Parkinson’s disease and Huntington’s disease are caused by the death of nerve cells in the part of the brain called basal ganglia.
Our goal is to develop and improve treatments for the diseases and to improve quality of life for patients and their families.
Harvard University, September 1990. A guest student from Sweden’s northernmost regions takes place in the auditorium for one of his first lectures. The youngster from Västerbotten stood out from his fellow students hailing from the different corners of the United States. A curiosity for American culture had led him to ask his mentor, professor of anaesthesiology at Umeå University Hospital, to see if it was at all possible to get into the Ivy League University. Very soon Niklas Marklund would regret that he had made the long trip across the Atlantic. If only for a while.
On April 11, Lund University celebrated the World Parkinon's Day, in collaboration with the Parkinson Skåne patient organization. Nearly 500 people had gathered at the Scandic Star Hotel in Lund to listen to talks, exchange experiences and get a chance to discuss directly with the researchers. The theme of the day was 'Everyday Life with Parkinson's.' The subjects raised were close to the patient experience and ranged from walking difficulties and difficulty swallowing to drops in blood pressure and disturbances in thinking ability.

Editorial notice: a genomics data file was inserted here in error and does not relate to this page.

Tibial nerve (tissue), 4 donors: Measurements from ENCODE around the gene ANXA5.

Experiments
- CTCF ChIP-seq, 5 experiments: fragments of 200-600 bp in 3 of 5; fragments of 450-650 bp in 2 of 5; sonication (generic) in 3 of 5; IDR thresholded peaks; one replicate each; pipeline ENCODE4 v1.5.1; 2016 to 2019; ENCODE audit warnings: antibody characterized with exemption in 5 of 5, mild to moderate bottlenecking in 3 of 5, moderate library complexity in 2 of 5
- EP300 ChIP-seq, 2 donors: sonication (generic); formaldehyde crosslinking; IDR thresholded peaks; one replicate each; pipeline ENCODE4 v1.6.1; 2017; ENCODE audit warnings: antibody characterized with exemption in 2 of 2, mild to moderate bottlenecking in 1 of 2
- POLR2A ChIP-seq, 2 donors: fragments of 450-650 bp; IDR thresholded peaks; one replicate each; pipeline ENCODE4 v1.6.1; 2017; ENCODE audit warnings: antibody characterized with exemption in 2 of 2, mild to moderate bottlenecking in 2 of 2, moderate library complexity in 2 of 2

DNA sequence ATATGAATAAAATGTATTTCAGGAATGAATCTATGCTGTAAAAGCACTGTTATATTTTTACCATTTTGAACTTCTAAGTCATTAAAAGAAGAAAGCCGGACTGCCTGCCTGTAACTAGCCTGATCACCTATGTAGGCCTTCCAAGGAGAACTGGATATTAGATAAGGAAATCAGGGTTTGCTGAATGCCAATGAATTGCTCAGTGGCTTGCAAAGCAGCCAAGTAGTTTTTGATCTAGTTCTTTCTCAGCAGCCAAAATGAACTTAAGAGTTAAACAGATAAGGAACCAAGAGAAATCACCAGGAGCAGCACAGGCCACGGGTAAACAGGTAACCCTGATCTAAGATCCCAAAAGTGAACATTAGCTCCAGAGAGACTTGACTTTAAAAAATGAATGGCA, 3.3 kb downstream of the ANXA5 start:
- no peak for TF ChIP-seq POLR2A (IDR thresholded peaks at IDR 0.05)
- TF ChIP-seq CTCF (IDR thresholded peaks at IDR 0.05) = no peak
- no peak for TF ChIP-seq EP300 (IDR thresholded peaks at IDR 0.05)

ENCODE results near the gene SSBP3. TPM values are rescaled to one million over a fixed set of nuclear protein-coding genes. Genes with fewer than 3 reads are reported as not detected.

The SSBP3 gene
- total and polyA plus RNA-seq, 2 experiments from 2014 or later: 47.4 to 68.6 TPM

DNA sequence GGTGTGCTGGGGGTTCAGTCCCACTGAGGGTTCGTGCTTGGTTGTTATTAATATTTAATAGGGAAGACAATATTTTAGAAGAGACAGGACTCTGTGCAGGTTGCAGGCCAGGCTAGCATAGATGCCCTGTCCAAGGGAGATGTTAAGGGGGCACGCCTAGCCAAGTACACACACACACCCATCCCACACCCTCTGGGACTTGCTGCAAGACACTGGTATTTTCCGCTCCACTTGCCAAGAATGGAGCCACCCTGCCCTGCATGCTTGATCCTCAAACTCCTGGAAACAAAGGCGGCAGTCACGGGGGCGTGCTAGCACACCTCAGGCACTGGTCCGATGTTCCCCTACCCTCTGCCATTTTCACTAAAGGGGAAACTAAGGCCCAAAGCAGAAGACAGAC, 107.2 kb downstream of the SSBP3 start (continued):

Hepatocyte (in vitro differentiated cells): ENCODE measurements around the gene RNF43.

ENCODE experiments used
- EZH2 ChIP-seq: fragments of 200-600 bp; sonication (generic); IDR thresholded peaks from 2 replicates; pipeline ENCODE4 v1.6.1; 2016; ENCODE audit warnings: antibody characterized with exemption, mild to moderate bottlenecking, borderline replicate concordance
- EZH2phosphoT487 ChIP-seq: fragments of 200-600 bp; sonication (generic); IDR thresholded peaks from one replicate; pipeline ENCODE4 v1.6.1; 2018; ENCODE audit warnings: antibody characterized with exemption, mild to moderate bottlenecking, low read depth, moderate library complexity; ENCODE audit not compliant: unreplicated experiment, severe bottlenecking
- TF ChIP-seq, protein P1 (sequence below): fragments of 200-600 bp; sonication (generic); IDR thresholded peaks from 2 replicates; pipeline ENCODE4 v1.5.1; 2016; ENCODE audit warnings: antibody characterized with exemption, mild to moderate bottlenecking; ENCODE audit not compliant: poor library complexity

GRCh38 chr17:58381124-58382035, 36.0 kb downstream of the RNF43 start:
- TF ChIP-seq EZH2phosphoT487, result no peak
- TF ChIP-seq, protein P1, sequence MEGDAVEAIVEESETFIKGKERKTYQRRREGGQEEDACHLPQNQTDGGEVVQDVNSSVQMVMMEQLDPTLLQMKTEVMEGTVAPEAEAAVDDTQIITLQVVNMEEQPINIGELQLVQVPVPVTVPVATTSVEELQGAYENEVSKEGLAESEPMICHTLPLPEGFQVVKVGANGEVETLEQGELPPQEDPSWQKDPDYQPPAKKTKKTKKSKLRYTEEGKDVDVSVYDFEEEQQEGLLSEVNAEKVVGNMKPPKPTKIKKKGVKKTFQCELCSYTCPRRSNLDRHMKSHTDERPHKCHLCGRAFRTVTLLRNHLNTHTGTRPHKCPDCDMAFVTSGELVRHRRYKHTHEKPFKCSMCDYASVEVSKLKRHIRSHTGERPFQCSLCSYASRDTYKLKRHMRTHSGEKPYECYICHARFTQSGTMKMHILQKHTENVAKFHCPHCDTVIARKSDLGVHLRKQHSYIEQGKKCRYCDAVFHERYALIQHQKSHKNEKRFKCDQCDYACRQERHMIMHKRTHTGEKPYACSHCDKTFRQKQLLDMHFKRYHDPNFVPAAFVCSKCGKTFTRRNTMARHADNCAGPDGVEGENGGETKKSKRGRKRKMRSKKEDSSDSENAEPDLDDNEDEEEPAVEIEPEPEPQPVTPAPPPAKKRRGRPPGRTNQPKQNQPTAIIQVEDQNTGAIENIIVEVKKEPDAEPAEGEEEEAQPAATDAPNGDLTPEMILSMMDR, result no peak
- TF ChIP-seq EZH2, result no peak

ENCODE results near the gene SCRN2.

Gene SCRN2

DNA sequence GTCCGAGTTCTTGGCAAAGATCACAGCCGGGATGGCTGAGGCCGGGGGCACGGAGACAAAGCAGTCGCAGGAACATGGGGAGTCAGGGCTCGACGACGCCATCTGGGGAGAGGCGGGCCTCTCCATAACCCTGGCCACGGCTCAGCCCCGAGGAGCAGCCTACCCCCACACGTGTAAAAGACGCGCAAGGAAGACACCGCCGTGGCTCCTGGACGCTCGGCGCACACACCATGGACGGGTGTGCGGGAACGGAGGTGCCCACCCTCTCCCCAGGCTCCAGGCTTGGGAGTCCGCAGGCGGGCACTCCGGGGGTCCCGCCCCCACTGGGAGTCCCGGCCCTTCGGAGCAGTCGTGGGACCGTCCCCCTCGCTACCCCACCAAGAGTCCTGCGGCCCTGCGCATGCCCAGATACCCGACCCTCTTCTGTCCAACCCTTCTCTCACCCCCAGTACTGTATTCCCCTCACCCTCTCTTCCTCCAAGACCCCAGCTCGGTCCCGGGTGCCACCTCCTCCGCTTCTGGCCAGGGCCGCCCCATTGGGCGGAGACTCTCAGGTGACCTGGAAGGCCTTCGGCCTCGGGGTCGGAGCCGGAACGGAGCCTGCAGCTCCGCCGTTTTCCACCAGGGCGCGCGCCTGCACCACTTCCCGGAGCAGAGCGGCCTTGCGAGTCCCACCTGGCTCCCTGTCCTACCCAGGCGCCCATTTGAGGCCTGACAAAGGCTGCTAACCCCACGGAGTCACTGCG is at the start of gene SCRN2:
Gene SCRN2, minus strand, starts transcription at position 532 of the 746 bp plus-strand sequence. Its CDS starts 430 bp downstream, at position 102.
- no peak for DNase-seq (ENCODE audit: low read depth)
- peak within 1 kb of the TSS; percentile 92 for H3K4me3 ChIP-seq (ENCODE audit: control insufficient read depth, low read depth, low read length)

A couple of decades ago, researchers proved that new brain cells are formed in the adult brain. Since the discovery scientists have tried to understand what roles those newborn brain cells play. One thing we know for sure, that the production of new neurons is slowed down in several brain diseases, such as Alzheimer's and Parkinson's. A new study from Lund University now shows that autophagy - the cell's ability to convert wasted protein fragments to energy - plays an important role in the newly formed brain cells to journey to their final destination.
In 2017 the European Research Council (ERC) marks its 10th anniversary. The main goal of the ERC is to encourage the highest quality research in Europe and to support investigator-driven frontier research through competitive funding on the basis of scientific excellence. Meet BAGADILICO's researchers who have received prestigious ERC grants.
Researchers at Lund University in Sweden have used the MAX IV synchrotron in Lund – the strongest of its kind in the world - to produce images that predate the formation of toxic clumps of beta-amyloid, the protein believed to be at the root of Alzheimer’s disease. The unique images appear to contradict a previously unchallenged consensus. Instead of attempting to eliminate beta-amyloid, or so-called plaques, the researchers now suggest stabilizing the protein.